Spider-Man: Edge of Time Preview

by on April 20, 2011

Hanging upside down from the ceiling. Swinging between skyscrapers, hundreds of feet high. Easily scaling vertical surfaces.

All in a day’s work for Spider-Man.

You don’t survive for over forty years, spin-off a raft of alternate characters and star in Hollywood movies without offering something a little bit different. Spider-Man does that.

Peter Parker’s last HD console appearance was in Spider-Man: Shattered Dimensions, a game which explored four of the Spidey-verses that Marvel has propagated over the years. Spider-Man: Edge of Time is a return, in some ways, to this idea. Uniting as it does, Amazing Spider-Man, the red and blue spider that we all love, and Spider-Man 2099, the geneticist from the future who shares many of the same fantastic abilities.

Godisageek received an invite to see Edge of Time and get a feel for how the game is progressing. The developer Beenox, who also created Shattered Dimensions, showed us their new “cause and effect” gameplay, where Amazing Spider-Man and Spider-Man 2099 have to work together, across time, to defeat an evil scientist plotting to control the world in 2099 and beyond. The actions taken by Amazing in his time affect the world and the levels of 2099, helping him complete his quest. We were shown a level where Amazing had to tear apart a giant robot (still an unfinished prototype) before it was completed, thereby preventing it crushing and killing 2099 in the future. Success meant the giant robot faded out of time, replaced by smaller prototypes that Amazing did not damage in the past. Nothing like some causal time travel to get the head spinning.

After Amazing commits this frankly scandalous private property damage to the huge robot, we get to see one of the really smooth moments of the demo, as the action fades seemlessly from Amazing’s universe to the world of 2099. Beenox are working to ensure that the game has no levels and no loading times; the experience is being designed as one fluid game spread across two distinctive Spider-Man worlds. The effect is undoubtedly impressive and it certainly put into sharp focus the effect of Amazing’s casual actions. It is great to see so many different parts of the Spider-Man lore brought together and truly integrated. Even more so when they are not just included to promote a book or tie-in to a TV show, and Beenox, along with Marvel and 2099 creator Peter David, who is writing the story for the game, think that these worlds have something to offer. Who are we to argue?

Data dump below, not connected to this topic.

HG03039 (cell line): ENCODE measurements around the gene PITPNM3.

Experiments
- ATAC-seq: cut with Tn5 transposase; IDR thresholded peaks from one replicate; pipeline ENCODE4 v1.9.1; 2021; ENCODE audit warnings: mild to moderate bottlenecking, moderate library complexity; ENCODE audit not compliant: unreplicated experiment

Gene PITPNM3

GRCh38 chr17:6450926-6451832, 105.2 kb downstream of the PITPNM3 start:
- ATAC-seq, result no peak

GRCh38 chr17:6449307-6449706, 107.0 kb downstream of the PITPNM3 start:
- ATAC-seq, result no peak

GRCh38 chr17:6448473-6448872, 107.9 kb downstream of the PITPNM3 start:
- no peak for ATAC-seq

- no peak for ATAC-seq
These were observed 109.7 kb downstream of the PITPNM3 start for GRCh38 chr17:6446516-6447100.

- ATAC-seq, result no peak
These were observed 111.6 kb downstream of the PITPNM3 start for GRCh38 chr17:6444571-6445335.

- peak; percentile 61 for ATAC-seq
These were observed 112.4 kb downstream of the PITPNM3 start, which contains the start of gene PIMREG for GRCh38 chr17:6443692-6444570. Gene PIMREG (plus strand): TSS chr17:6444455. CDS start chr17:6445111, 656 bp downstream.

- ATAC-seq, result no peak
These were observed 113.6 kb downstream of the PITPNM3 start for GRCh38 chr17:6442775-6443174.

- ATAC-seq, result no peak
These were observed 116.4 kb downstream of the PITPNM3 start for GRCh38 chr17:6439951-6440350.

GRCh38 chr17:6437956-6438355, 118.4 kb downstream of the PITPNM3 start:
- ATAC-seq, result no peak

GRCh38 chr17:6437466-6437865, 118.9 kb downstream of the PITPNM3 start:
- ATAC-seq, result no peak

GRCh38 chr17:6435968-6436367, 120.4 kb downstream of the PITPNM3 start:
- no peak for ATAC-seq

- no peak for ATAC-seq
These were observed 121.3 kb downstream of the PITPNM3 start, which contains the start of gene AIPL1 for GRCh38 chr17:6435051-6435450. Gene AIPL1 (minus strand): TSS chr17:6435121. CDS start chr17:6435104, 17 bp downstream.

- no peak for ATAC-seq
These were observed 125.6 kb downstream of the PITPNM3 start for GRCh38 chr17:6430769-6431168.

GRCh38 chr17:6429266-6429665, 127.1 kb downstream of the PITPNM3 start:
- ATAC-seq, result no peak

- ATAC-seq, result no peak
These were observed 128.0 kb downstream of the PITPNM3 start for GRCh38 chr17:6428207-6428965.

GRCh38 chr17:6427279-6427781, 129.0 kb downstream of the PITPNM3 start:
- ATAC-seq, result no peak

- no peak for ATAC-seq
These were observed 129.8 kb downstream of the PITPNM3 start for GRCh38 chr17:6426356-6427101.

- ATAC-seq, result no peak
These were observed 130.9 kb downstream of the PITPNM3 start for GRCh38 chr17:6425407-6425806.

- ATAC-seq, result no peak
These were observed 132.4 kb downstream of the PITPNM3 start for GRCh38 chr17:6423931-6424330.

Those unique heroes and unique worlds deserve unique gameplay. At the very least, they deserve ‘Spider-Man’ gameplay. Whilst we didn’t get hands on time with the game, the demonstration made it look as if this was an action and combat type of game, superficially reminiscent of God of War type games. Hardly consistent with our expectations of the web crawler. Amazing would swing hammers and weapons made of webbing, utilising a dodge move to zip between enemies, and 2099 would batter enemies up close, using a ghost decoy to distract foes and punish them. There were glimmers of the wall-crawling, web-swinging and exploring that are so much a part of the skill set of Spider-Man, but to take advantage of the main character’s unique properties, Beenox will have to show that they have thought to include these sections as well.

No one was spilling the beans on plot and enemies, but we have been promised a number of classic Spider-Man villains to battle over the course of the game.

It is certainly exciting to think about what can be done with the time-travelling plot, and with the extra time afforded to both Amazing and 2099 when compared to Beenox’s previous four character effort. Here’s just hoping that this game is not just about two great Spider-Men and that it plays like a great Spider-Man game too.

You can see more Spider-Man: Edge of Time screenshots here. Spider-Man: Edge of Time is due out later this year on Xbox 360 and PlayStation 3.

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